I’ve written before that I want Ick to do builds in an environment isolated both from the host and, optionally, from the network.

  • Isolation from host makes it easier to install any build dependencies needed to build a project. They can be installed inside a container. Installing things directly on the build host (worker) is risky, and may result in a non-functional build host. Also, if each project can install whatever it wants on a build host, different projects may keep altering the build environment in ways that make other projects fail to build. They will certainly not built reproducibly, if there’s no guarantee about what’s in the build environment.

  • Isolation from the network means that builds can’t depend on things outside the build environment. This is good for the safety and security of the build. (Some builds inherently need to access the network, of course, so that needs to be possible.)

I’ve decided to use containers, as provided by systemd-nspawn, for the isolation, at least for now. This is not set in stone, and can be re-evaluated after ALPHA-1 is out. nspawn acts more or less like the chroot command, except it provides better isolation. It’s a very easy interface to running thing in isolation.

I will add the concept of systree (system tree) to Ick. A systree is a directory tree in which all the software (operating system, applications, libraries, etc) that are needed for a build are installed. This directory will form the root directory inside the container.

In addition, the container will bind-mount a workspace directory from the host system, as /workspace inside the container. The workspace starts out empty, but the pipeline may fill it with stuff. Typically it will contain the source code of a project, but it can be anything. In this case, it is where the systree gets built.

Ick will allow a pipeline action to be executed in one of three ways: on the build host directly (where: host), in a chroot using the workspace (where: chroot), in a container (where: container). In the latter case Ick will construct the systree, create an empty directory as the workspace, and execute the action inside a container using the systree as the root directory, and the workspace as /workspace.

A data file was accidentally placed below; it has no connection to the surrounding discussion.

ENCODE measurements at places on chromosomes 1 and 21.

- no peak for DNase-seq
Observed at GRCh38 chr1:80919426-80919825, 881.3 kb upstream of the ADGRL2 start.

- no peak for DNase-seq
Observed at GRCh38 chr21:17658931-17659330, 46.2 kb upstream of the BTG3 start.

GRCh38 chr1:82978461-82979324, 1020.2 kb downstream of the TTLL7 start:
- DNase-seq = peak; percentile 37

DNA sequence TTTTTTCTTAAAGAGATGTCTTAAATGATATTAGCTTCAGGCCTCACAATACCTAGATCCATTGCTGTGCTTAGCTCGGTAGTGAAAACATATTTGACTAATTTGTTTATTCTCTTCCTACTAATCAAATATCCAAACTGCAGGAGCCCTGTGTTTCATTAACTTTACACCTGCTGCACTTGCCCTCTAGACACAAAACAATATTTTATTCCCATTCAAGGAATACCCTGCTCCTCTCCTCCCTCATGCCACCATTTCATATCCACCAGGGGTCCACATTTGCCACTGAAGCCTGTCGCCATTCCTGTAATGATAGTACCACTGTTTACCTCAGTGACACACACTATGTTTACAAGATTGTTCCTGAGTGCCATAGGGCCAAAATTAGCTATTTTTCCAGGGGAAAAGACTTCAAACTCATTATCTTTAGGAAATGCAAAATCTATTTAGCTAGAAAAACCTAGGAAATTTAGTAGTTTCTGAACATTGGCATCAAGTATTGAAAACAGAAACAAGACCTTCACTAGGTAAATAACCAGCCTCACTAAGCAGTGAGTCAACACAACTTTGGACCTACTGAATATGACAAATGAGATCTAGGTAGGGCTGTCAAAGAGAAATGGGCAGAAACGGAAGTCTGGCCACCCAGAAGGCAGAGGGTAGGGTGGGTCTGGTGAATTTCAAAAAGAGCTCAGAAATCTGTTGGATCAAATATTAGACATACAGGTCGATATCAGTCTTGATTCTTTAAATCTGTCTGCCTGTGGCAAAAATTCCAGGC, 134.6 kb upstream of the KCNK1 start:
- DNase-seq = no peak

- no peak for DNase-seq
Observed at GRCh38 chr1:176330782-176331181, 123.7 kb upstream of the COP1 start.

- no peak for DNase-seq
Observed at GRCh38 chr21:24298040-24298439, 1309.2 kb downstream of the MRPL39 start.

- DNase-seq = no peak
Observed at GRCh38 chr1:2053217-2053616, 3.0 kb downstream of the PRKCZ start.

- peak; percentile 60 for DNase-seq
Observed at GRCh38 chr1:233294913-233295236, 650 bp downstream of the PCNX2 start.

The systree for a container is constructed by running debootstrap on the host, to fill the workspace, and then archiving the workspace. The archive will be stored somewhere else. I’ve added the blob service component for this. When it’s needed, Ick (worker-manager) will get it from the blob service, and unpack it into the systree directory. Voila!

The archive can, of course, be re-used any number of times, on any number of worker hosts.

I will further make Ick allow the user to specify how the systrees get constructed. The user will specify a project to build a systree:

project: systree_stretch
  debian_codename: stretch
    - git
    - ikiwiki
    - rsync
    - python3
  systree_name: stretch-ikiwiki
  - build_systree

In the above example, the project defines three parameters (debian_codename, packages, and systree_name), and a pipeline. The pipeline looks like this:

name: build_systree
  - debian_codename
  - packages
  - systree_name
  - debootstrap: auto
    where: host
  - python:
      import subprocess
      packages = params['packages']
      subprocess.check_call(['apt', 'install', '-y'] + packages)
    where: chroot
  - archive: /workspace
    where: host

This pipeline takes the same three parameters, and runs three actions. The debootstrap action is run on the host, and uses the debootstrap program to install Debian into a directory. The action will instruct the program to install into the workspace directory. The auto parameter means the action will get the name of the Debian release from the debian_codename parameter.

The python action then installs additional packages into the workspace. It runs in a chroot, not container, as there isn’t a systree yet in which to run. Running in a chroot means apt will install packages in the chroot, not the build host.

The archive action creates a tarball of the workspace, and uploads it to the blob service. The action takes the name of the blob from the systree_name parameter.

After this, we have a systree blob in the blob service. We next use it to run a build.

project: ick.liw.fi
  git_url: git://git.liw.fi/ick.liw.fi.git
  git_ref: master
  rsync_target: www-data@ick.liw.fi:/srv/http/ick.liw.fi
  - ikiwiki_website

This example again defines some parameters, and then specifies a pipeline. There’s nothing about systrees or containers here yet. That goes into the pipeline.

name: ikiwiki_website
  - git_url
  - git_ref
  - rsync_target
systree: stretch-ikiwiki
  - shell: |
      url="$(params | jq -r .git_url)"
      ref="$(params | jq -r .git_ref)"
      tgt="$(params | jq -r .rsync_target)"
      git clone "$url" -b "$ref" src
      mkdir html
      cd src
      ikiwiki --setup ikiwiki.setup --verbose
      cd ../html
      rsync -av --delete . "$tgt/."
    where: container

This specifies that the stretch-ikiwiki blob is to be retrieved from the blob service, and unpacked as a systree. Then the shell code is to be run inside a container using the unpacked systree.

Voila! We have a way to construct systrees and use them to run other things in containers.

Compared to my current CI system, this means I don’t need to keep installing build dependecies of my various personal projects to the CI build hosts, which is a small relief.